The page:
Constitutional Right to Keep and Bear Arms?
Yes. Every citizen shall have the right to keep and bear arms in the lawful defense of himself or the State; but the Legislature shall have power, by law, to regulate the wearing of arms, with a view to prevent crime.
Texas is a shall-issue state, meaning authorities are required by law to issue carry permits to all qualified applicants. Qualified applicants must be at least 21 years of age, or an active member of the U.S. military. Applicants must successfully complete state-certified handgun training before becoming eligible for a carry permit.
Persons who are denied carry permits in Texas include anyone with a criminal record, anyone who is of “unsound mind” or “chemically dependent,” anyone who is delinquent in paying child support, fines or other payments, and anyone who is the subject of an order of protection.
Application for carry permits in Texas is made through the state Department of Safety. The cost is $140, except for senior citizens, who can receive a carry permit for a cost of $70. Active or retired law enforcement officers can receive a carry permit for $25.
Texas’ carry permits are honored by the following states: Alabama, Alaska, Arizona, Arkansas, Colorado, Delaware, Florida, Georgia, Idaho, Indiana, Iowa, Kansas, Kentucky, Louisiana, Michigan, Minnesota, Mississippi, Missouri, Montana, Nebraska, New Mexico, North Carolina, North Dakota, Oklahoma, Pennsylvania, South Carolina, South Dakota, Tennessee, Texas, Utah, Vermont, Virginia and Wyoming.
Texas honors carry permits from the states of Alabama, Alaska, Arizona, Arkansas, California, Colorado, Connecticut, Delaware, Florida, Georgia, Hawaii, Idaho, Indiana, Iowa, Kansas, Kentucky, Louisiana, Maryland, Massachusetts, Michigan, Mississippi, Missouri, Montana, Nebraska, Nevada, New Jersey, New Mexico, New York, North Carolina, North Dakota, Oklahoma, Pennsylvania, Rhode Island, South Carolina, South Dakota, Tennessee, Texas, Utah, Virginia, Washington and Wyoming.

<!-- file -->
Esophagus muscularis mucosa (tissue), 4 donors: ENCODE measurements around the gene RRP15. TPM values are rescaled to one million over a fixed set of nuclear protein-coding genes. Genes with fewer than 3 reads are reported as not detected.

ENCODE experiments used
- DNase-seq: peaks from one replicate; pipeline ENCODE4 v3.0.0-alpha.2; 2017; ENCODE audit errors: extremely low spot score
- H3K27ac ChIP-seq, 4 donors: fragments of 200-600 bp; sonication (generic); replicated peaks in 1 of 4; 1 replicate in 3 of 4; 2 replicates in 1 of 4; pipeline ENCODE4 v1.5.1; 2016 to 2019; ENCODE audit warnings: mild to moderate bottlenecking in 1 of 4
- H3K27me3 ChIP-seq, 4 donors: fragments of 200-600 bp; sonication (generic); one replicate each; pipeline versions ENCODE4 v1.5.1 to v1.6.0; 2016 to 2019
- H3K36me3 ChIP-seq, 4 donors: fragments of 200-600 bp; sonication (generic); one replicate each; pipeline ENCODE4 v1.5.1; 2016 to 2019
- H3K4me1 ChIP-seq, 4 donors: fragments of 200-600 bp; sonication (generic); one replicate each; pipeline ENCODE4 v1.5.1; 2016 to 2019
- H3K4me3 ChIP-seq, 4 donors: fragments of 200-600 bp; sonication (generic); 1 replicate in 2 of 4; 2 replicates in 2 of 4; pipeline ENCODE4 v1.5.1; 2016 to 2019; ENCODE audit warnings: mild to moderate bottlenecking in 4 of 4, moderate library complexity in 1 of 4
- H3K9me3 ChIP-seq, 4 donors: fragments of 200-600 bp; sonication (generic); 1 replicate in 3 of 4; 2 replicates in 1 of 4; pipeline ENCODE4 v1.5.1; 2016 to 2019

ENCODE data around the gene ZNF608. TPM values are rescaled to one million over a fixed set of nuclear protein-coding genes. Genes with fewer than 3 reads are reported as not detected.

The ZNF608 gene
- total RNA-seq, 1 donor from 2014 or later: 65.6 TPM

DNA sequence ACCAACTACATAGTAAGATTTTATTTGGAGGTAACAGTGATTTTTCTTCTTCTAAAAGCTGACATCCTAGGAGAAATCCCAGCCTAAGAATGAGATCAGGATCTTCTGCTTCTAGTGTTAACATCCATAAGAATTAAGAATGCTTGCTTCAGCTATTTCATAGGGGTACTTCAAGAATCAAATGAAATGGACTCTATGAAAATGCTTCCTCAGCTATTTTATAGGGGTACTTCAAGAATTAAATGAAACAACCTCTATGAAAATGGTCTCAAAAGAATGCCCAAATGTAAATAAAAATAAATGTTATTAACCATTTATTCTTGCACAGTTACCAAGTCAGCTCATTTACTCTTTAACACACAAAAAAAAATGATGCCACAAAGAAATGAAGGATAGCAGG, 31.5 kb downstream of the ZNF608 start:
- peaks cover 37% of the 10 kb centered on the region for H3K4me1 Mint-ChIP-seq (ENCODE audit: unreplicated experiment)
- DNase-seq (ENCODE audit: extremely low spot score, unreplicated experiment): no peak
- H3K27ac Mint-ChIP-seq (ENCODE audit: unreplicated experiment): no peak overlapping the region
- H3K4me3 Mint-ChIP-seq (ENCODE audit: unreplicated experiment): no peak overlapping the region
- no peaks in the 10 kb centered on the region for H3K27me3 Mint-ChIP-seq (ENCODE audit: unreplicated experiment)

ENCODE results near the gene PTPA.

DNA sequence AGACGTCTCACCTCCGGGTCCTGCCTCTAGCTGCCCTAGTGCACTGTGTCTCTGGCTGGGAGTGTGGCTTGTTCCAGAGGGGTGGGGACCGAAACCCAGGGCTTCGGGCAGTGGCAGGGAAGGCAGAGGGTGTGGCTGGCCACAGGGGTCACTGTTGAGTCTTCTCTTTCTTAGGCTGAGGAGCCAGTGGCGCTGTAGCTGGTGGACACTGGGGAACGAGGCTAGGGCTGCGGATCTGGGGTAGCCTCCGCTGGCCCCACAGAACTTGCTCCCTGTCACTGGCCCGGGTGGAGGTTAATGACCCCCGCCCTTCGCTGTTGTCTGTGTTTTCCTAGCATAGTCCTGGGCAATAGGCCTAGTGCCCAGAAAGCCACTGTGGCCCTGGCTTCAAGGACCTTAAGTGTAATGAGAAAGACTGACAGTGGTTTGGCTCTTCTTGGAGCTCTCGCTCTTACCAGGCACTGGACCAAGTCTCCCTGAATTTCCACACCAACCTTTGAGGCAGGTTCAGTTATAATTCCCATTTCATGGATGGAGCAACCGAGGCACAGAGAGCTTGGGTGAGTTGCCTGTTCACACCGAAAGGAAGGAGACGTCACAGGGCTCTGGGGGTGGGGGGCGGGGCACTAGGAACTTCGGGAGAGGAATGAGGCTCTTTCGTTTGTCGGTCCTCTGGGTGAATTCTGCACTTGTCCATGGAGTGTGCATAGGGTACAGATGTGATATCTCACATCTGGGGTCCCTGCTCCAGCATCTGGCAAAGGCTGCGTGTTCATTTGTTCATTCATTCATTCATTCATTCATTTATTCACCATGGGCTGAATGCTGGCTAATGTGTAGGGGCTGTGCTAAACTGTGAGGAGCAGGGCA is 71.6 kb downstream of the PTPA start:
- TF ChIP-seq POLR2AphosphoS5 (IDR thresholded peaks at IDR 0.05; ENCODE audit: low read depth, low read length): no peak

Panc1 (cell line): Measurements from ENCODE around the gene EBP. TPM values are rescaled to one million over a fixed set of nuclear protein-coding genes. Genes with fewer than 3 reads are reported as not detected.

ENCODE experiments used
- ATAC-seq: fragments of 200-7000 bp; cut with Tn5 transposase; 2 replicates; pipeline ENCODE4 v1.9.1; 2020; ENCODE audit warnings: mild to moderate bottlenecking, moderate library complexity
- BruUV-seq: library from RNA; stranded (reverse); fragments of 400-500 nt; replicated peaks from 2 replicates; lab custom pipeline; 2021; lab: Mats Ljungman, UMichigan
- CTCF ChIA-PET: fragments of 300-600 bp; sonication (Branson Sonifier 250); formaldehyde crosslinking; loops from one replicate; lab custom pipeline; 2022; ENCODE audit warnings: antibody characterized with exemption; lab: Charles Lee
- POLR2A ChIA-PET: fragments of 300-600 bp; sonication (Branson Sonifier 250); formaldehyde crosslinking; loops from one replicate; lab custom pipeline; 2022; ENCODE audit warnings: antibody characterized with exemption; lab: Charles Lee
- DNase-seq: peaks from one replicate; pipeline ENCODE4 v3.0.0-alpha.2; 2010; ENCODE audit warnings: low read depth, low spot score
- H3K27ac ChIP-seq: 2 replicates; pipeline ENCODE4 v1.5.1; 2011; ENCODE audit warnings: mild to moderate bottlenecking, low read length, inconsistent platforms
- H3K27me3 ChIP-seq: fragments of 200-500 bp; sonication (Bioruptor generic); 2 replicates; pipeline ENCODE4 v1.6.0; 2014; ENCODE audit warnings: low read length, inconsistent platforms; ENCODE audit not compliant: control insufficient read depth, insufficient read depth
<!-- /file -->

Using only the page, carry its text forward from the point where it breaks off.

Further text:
Texas has a self-defense law based on the castle doctrine. The law has a “stand your ground” clause, meaning the person using physical or deadly force against an attacker does not have a duty to retreat. Deadly force is permissible under the law when a person is attempting to defend himself from deadly force of an attacker in his home, vehicle or place of employment, or against attackers who are committing crimes of kidnapping, murder, sexual assault or robbery.
The law provides civil immunity to persons who use authorized deadly force against attackers.
Texas has a state firearms preemption law that prevents cities or counties from enacting gun laws that are more restrictive than state law. The state also has a range protection law that extends protection to gun firing ranges.
Open carry is not permissible in Texas.
- Gun bans: None.
- Waiting period for gun purchases: None.
- Licenses or permits required to purchase guns: None.
- Registration of guns required? No.
Following is a list of places in Texas where gun possession is off limits, with or without a permit to carry:
- Election polling places
- Sporting events
- Establishments where the primary business is the sale of alcohol for on-premises consumption.
- Any establishment posting signs barring guns.